Monday, September 25, 2023

UK regulators have opened the door to a swift Microsoft-Activision deal -Dlight News

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UK regulators have opened the door to Microsoft and Activision Blizzard closing their $75bn video games deal within six weeks, as the companies scramble to restructure their agreement to satisfy competition concerns.

Meanwhile, the US Federal Trade Commission failed in its last-ditch efforts to prevent the deal from closing in the US late on Friday. His request for a preliminary injunction to block the deal pending a separate action was denied by the Ninth Circuit Court of Appeals, a day after a similar injunction request was denied by a federal court in San Francisco. The move left approval in the UK as the only hurdle left for the companies in their efforts to seal the deal.

The UK’s Competition and Markets Authority said on Friday it would push back the July 18 deadline to block the deal until August 29, after receiving “detailed and complex submissions from Microsoft”. The company argued that the agency should reexamine its conclusions “in light of material changes in circumstances and special reasons.”

That timetable could allow Microsoft to complete the merger faster than suggested by the CMA earlier this week, when the agency said the restructuring deal would trigger a new investigation, likely to take several months.

The CMA’s move to reopen debate about its final decision, which is unusual for this late in the regulatory process, revives the prospect for Microsoft to address the watchdog’s concerns about competition in the cloud gaming market. The CMA did not provide details of Microsoft’s submission, which was made more than a month ago.

The extension comes as Microsoft looks for ways to restructure its cloud gaming business in the UK to appease the CMA, which ruled in April that the maker of the Xbox console could merge with the maker of hit games. Call of Duty And Diablo would give it “the ability to undermine new and innovative competitors”.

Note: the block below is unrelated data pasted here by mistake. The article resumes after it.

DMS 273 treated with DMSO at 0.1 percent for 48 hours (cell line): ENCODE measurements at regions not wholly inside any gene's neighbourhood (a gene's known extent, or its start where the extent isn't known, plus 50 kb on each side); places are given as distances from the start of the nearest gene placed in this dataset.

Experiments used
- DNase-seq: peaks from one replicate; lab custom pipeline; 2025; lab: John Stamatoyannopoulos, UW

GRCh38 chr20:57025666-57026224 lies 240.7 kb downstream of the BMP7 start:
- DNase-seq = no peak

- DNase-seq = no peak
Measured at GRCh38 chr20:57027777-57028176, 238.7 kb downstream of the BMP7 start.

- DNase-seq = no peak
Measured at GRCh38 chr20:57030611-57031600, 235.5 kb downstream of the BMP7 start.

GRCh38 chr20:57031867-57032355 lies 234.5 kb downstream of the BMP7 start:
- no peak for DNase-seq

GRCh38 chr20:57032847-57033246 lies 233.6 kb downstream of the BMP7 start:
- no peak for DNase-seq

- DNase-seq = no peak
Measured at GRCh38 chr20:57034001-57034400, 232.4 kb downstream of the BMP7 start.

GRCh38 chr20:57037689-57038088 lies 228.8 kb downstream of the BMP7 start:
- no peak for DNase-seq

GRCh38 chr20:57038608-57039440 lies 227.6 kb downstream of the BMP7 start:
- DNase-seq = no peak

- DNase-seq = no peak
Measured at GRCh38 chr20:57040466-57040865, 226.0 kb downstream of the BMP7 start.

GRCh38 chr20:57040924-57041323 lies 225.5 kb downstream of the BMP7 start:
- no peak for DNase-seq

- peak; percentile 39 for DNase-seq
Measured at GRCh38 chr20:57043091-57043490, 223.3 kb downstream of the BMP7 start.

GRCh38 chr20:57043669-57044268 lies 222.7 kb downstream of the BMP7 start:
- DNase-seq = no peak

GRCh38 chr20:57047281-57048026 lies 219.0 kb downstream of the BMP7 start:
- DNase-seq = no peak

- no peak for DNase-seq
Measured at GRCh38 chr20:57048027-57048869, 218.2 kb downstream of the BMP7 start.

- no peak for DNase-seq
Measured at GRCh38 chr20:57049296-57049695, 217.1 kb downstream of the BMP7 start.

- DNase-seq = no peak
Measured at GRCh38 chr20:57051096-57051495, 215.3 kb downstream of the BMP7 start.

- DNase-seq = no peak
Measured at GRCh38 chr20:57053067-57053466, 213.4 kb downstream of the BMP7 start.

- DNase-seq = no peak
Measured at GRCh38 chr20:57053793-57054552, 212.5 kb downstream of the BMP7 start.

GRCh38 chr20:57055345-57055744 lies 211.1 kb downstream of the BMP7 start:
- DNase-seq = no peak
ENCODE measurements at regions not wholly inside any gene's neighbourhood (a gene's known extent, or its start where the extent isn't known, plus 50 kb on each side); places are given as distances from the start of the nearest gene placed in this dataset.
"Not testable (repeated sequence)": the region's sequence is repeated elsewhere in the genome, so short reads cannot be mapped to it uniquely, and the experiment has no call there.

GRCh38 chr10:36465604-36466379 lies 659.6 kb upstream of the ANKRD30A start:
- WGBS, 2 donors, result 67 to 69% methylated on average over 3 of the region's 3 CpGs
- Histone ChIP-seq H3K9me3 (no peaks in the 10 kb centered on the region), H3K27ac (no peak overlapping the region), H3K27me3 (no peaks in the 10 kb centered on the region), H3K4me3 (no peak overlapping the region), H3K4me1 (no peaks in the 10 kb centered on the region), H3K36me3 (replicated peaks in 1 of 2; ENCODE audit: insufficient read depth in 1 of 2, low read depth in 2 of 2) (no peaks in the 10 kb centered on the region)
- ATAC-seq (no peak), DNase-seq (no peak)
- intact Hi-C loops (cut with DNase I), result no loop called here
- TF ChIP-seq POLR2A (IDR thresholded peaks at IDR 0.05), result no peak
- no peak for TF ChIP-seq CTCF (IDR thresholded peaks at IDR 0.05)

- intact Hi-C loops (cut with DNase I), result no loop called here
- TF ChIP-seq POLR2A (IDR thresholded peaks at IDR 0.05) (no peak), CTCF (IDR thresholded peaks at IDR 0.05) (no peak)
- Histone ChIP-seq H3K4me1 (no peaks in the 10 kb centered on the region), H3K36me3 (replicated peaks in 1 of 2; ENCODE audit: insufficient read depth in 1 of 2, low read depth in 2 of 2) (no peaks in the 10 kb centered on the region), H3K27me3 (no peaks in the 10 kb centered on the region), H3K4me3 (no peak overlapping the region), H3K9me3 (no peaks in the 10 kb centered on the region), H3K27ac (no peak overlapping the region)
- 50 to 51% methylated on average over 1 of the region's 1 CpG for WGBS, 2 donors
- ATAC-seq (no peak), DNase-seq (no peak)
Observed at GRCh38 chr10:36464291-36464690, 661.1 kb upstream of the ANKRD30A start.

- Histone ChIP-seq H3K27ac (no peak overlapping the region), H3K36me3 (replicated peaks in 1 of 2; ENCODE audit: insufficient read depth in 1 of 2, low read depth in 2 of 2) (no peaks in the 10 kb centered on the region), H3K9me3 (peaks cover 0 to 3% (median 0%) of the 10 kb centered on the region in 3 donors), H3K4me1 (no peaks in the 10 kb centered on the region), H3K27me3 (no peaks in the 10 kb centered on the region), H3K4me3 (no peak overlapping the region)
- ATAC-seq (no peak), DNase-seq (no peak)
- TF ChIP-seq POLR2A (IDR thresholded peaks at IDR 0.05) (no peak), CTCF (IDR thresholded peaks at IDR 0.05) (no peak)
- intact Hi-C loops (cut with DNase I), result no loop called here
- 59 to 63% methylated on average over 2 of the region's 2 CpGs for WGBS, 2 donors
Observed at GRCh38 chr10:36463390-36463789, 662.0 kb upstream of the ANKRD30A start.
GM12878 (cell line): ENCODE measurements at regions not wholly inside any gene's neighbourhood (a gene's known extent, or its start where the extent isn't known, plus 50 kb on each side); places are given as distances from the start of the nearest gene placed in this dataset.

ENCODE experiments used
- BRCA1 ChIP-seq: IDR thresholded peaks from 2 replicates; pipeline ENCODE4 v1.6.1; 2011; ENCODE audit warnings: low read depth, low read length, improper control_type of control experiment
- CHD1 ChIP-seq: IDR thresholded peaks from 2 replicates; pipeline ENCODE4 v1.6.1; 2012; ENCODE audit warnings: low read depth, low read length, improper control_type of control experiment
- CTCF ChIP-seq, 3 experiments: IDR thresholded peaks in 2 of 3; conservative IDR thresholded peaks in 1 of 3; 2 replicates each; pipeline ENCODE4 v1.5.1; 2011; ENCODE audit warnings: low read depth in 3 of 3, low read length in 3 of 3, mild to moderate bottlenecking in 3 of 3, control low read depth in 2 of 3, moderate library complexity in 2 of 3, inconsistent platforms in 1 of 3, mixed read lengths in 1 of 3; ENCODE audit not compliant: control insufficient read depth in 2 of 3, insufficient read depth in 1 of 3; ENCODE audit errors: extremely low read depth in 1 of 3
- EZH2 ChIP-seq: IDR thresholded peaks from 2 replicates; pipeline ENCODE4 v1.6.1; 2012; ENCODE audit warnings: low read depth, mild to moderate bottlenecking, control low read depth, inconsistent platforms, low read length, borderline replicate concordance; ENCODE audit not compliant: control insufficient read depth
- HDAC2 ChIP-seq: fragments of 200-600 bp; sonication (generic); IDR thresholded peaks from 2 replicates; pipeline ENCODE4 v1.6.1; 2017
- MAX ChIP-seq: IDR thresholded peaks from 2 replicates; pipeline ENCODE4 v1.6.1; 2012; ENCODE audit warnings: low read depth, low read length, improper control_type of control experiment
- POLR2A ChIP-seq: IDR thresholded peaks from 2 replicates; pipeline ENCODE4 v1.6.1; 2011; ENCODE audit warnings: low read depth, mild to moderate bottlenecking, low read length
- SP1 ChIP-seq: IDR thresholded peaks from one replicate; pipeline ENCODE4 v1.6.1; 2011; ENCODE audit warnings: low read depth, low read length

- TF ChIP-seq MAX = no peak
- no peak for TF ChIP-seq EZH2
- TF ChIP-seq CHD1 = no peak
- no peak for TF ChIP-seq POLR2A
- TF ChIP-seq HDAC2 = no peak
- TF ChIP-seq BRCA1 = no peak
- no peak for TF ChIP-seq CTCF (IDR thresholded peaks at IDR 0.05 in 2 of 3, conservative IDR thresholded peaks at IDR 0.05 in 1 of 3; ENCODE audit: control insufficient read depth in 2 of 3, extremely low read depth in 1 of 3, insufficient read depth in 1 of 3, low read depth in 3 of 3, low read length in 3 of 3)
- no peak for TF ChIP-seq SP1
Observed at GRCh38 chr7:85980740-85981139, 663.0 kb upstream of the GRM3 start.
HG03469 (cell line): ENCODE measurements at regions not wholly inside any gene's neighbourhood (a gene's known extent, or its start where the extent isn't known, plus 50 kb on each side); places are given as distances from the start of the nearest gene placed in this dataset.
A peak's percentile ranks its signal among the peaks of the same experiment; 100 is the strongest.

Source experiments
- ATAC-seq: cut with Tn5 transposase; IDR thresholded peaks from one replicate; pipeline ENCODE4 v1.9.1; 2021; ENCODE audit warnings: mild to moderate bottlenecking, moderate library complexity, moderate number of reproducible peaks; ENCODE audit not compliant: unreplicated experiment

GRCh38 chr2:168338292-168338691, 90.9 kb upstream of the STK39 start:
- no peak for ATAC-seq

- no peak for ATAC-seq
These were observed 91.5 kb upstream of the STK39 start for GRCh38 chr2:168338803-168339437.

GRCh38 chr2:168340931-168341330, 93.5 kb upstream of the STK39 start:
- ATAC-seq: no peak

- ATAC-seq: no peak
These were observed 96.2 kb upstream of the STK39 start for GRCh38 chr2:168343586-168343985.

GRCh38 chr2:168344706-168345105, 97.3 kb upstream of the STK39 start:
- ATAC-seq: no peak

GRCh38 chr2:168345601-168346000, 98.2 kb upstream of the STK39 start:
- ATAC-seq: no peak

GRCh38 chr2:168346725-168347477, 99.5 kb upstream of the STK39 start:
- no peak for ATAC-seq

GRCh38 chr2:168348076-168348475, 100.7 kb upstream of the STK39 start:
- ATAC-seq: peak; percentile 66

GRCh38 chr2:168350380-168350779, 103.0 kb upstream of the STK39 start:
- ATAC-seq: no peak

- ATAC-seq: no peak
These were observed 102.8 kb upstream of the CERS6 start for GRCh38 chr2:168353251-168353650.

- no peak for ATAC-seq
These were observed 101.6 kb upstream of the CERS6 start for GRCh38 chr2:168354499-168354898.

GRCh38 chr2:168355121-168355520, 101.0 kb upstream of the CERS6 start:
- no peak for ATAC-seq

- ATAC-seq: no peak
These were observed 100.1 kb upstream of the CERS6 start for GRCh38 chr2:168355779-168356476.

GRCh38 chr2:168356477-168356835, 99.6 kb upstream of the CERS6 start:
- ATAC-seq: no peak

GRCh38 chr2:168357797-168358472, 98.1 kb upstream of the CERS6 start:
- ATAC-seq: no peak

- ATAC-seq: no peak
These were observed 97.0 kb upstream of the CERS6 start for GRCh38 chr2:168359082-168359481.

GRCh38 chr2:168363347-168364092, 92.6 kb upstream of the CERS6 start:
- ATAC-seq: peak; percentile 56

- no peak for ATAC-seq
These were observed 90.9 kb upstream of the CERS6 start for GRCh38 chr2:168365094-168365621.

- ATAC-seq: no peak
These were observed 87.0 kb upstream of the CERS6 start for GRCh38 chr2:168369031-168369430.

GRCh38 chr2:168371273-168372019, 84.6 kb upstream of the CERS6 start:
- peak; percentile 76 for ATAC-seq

The UK competition regulator’s objection is seen as the last major legal hurdle facing the world’s biggest video games deal, with US courts earlier this week siding with Microsoft to reject an initial attempt by the Federal Trade Commission to block the merger.

The merger agreement between Microsoft and Activision Blizzard is set to expire on July 18, allowing either company to walk away from the deal and trigger a $3bn break fee. However, after a legal victory this week in US courts and a potential lifeline in the UK, people close to the companies say they are likely to agree to extend the deal as early as next week.

“Things are moving very quickly,” said one person close to the negotiations.

One potential concession to the CMA being considered by Microsoft is a move to sell the cloud streaming rights to its catalog of games to another provider in the UK, according to people familiar with the discussions. The arrangement could see Microsoft exit the cloud gaming market in the UK or hand over the operation of the games streaming platform for its Xbox console to a third party.

Microsoft has sounded out potential investors and operators about such a deal, which could calm the CMA’s concerns that the Xbox maker would have too much control over the nascent market for cloud gaming.

Bloomberg previously reported details of the cloud discussions. Microsoft and Activision Blizzard declined to comment.

Anders Analysis analyst Gareth Sutcliffe said such a deal would be “really awkward” for consumers but “may be a way around the CMA”. “Microsoft will run numbers for UK carve-outs that will please the CMA,” he said. “They will at least look at the worst options.”

Additional reporting by Kate Baioli in London and Richard Waters in San Francisco

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